by Sam Hieb
A city consultant who performed an environmental assessment of the site found that soil and groundwater were impacted by past uses on the property, including the former High Point Enterprise facility.
The use of solvents to clean newspaper printing operations prior to the use of soy-based inks in the late 1990s may be the source of contaminants found in groundwater samples, although the exact source is unknown, the consultant’s report stated.
The High Point Enterprise in January 2017 sold the 3.1-acre property on Church Avenue to DJ Worldwide LLC, which sold the land to the city for the stadium in October 2017.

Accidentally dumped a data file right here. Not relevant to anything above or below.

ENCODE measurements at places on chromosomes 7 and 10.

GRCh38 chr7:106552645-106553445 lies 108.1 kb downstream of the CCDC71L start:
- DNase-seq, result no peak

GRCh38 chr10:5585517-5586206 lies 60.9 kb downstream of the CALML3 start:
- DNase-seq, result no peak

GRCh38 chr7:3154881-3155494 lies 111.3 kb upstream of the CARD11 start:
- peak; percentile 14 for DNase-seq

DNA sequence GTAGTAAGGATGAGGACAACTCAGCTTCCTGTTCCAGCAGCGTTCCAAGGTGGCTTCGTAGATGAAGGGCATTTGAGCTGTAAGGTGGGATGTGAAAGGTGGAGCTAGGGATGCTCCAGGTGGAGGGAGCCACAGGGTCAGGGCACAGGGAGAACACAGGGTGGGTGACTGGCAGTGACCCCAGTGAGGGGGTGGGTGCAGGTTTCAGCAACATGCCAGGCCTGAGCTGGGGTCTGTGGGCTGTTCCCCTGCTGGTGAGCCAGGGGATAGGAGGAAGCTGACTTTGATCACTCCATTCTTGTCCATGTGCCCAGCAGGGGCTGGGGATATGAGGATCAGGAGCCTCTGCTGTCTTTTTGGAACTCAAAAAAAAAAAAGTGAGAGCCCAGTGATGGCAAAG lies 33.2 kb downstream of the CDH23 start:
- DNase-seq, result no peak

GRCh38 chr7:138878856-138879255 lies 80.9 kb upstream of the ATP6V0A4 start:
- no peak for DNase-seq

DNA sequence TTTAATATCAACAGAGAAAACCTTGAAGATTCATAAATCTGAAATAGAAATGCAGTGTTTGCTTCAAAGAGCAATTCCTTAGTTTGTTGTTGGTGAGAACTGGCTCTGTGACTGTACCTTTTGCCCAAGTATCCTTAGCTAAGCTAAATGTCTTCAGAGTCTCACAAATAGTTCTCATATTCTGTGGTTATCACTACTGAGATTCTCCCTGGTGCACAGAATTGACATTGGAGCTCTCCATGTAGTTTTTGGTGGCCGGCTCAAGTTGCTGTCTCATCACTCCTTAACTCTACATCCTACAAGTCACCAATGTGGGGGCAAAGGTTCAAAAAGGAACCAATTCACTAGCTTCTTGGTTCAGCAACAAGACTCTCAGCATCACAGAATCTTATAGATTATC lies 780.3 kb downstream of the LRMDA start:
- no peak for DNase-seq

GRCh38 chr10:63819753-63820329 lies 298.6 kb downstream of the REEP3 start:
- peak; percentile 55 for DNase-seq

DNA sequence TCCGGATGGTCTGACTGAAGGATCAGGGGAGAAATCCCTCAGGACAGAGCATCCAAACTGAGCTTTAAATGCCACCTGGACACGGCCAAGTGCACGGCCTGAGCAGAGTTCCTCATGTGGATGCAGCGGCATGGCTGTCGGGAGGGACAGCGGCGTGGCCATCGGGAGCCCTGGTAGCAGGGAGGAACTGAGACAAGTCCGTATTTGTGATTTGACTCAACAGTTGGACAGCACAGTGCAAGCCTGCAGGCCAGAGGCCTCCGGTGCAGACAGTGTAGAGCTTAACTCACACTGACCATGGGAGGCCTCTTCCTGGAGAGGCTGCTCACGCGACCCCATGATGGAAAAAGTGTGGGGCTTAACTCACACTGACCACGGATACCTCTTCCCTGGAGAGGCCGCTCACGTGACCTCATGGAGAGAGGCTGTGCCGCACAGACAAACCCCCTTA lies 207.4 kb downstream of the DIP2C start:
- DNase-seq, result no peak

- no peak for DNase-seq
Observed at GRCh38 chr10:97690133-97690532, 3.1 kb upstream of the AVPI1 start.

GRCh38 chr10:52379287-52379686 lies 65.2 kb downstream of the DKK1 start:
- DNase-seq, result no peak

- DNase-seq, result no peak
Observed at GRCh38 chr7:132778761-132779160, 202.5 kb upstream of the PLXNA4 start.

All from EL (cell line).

A gas station, paint factory, two automotive repair garages and a laundry facility also operated in proximity to the Enterprise at various times dating to the early 1900s, the report stated.
Assistant City Manager Randy Hemann said he’s not sure how long it will take to get a brownfields agreement in place, but it isn’t expected to delay stadium construction.
“What we’ve got there is pretty minimal. It’s not anything we didn’t know about when we bought it,” he said. “We’re not worried.”
Seems Hemann being a bit cavalier here, considering contaminated soil ruined the original site for Greensboro’s downtown baseball— the site it’s on now was Plan B. Outgoing council member Cynthia Davis brought possible brownfield contamination up several months ago, and as she told me in an email “my inquiry seemed to catch some staff off guard.”